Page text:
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P. Simmons
P. Simmons, Attorney
Category: Business Law
Satisfied Customers: 32771
Experience:  12+ yrs. of legal experience.
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Im not sure I picked the right expert, but heres my question: When

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I'm not sure I picked the right expert, but here's my question:

When I divorced in 1985 I was told by my tax preparer that the share of my ex-husband's military pension was not taxable for me. Now, I'm being told that it is taxable. I didn't know the law was changed, or when. I'm trying to convince the IRS that since I didn't know, I shouldn't have to pay what they say I owe in back taxes. They said I had to prove to them if and when this law changed. Can you tell me when it changed? I'm 72 years old, and I am having a very difficult time handling this.
Thank you.
Kathryn Adams [email protected]
Thanks for the chance to help. I am an attorney with over 12 years experience. Hopefully I can help you with your legal question.

Ma'am I am not sure I understand the question. The law has not changed. Military retirement has always been taxable. So not sure I understand your question...did you want confirmation that the law has, in fact, not changed?
Customer: replied 3 years ago.

When I divorced there was no clear cut answer from Military, IRS, or tax preparers. Many said it was not taxable and some said it was and many said they don't know. Can you tell me what that particular law said in 1985?

yes Ma'am, I can.

The only"law change" as you describe, was actually in 1982.

That was when Congress passed the former spouse protection act. This federal law (found at 10 US Code 1408) made it possible for the court to partition (divide) military retired pay as property.

Prior to the passing of the former spouse protection act, the court did not have the power to divide military retired pay.

So that is the law change.

This law was clear in 85.

It sounds like your tax preparer was confused. Back in 85 the law allowed the court to divide the military pension...and this division created a tax liability for both sides (both the parties are required to report their share as income). So if your tax prepare told you otherwise they were wrong. For that I am very sorry.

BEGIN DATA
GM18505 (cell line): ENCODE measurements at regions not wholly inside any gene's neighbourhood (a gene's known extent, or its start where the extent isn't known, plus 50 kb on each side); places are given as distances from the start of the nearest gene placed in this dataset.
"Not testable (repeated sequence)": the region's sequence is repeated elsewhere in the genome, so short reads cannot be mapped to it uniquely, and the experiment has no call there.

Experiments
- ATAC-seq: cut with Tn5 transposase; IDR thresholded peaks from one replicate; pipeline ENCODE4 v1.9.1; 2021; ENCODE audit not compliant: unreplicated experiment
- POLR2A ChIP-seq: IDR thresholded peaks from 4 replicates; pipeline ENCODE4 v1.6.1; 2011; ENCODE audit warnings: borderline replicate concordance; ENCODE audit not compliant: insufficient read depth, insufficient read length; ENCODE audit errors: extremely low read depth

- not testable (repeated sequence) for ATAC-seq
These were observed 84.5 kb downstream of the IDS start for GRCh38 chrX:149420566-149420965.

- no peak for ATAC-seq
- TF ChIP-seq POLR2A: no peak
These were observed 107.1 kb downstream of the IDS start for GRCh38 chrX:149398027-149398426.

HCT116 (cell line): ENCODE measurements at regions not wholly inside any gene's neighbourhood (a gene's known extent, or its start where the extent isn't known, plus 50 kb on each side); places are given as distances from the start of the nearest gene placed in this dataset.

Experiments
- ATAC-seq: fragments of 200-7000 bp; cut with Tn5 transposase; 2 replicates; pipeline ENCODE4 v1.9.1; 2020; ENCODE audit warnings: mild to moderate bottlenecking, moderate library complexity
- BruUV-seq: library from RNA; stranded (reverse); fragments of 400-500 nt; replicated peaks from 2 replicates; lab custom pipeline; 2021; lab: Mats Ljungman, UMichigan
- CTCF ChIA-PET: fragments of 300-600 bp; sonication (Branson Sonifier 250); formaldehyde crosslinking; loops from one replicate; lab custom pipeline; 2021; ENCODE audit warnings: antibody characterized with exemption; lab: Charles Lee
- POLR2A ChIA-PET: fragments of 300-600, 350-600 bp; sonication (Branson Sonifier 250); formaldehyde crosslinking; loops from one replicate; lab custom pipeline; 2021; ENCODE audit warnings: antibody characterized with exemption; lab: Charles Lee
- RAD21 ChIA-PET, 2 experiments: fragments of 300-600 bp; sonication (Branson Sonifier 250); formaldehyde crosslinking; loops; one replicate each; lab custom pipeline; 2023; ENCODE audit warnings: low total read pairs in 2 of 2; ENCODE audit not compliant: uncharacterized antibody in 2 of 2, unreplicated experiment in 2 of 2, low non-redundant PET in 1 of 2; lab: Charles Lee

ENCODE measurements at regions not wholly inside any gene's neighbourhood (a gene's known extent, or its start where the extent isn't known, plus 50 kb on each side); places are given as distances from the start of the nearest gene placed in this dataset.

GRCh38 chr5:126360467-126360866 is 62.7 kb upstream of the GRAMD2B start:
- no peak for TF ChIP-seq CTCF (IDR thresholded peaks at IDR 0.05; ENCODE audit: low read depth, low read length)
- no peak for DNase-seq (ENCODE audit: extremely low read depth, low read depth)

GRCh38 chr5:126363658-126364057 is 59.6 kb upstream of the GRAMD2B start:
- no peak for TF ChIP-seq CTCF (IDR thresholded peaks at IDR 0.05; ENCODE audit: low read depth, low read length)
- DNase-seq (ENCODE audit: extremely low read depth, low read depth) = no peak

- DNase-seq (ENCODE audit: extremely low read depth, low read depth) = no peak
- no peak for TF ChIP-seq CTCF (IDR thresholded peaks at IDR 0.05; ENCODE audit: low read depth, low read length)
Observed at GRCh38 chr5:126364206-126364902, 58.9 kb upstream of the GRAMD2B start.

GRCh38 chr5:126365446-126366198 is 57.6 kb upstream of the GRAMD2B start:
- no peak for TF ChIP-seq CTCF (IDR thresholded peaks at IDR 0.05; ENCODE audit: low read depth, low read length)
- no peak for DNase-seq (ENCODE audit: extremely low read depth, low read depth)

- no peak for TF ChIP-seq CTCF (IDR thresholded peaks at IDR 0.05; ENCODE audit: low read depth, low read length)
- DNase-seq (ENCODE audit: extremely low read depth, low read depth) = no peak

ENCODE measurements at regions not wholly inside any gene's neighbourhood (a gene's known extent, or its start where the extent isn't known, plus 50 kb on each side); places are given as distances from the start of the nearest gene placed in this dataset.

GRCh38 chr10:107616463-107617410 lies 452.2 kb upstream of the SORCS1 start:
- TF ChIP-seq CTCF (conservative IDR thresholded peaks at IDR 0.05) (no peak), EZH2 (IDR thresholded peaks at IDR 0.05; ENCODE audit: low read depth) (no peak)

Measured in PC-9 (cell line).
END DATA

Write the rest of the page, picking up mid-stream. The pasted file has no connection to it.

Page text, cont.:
It may be you can negotiate with the IRS to reduce your penalty...what you describe, it sure sounds like you got bad advice and relied on that. The IRS has the power to reduce the amount you owe...I would focus on attempting to do just that.

I understand this is not the answer you wanted to hear. But it is the truth...the law on taxability of military retired pensions has not changed over the years...they have been taxable as income from the start. Now...if it was a disability pension, that would NOT be taxable. But if it is a regular retired income (after 20 years of service) then it is taxable income.

Please let me know if you have more questions in this area...happy to help if I can

Customer: replied 3 years ago.

I looked up the law and it says the retired pay is a division of property, not income. Could that be the hangup?

YES...that is true. it iS a division of property. Marital property. That is how the law was written. It was written that way in 82. It allows the court to treat that pension as property, and so they can split it up just like any other property.

It is still is "marital property" as far as the court is concerned...but the IRS treats that property as money or "income" for tax purposes.

This may be why the tax preparer made the mistake..they may not have understood the distinction...that the term "marital property" can translate to income as far as the IRS is concerned.

Customer: replied 3 years ago.

Thank you, XXXXX XXXXX your help.

Yes Ma'am. I wish you the best of luck in this fight.
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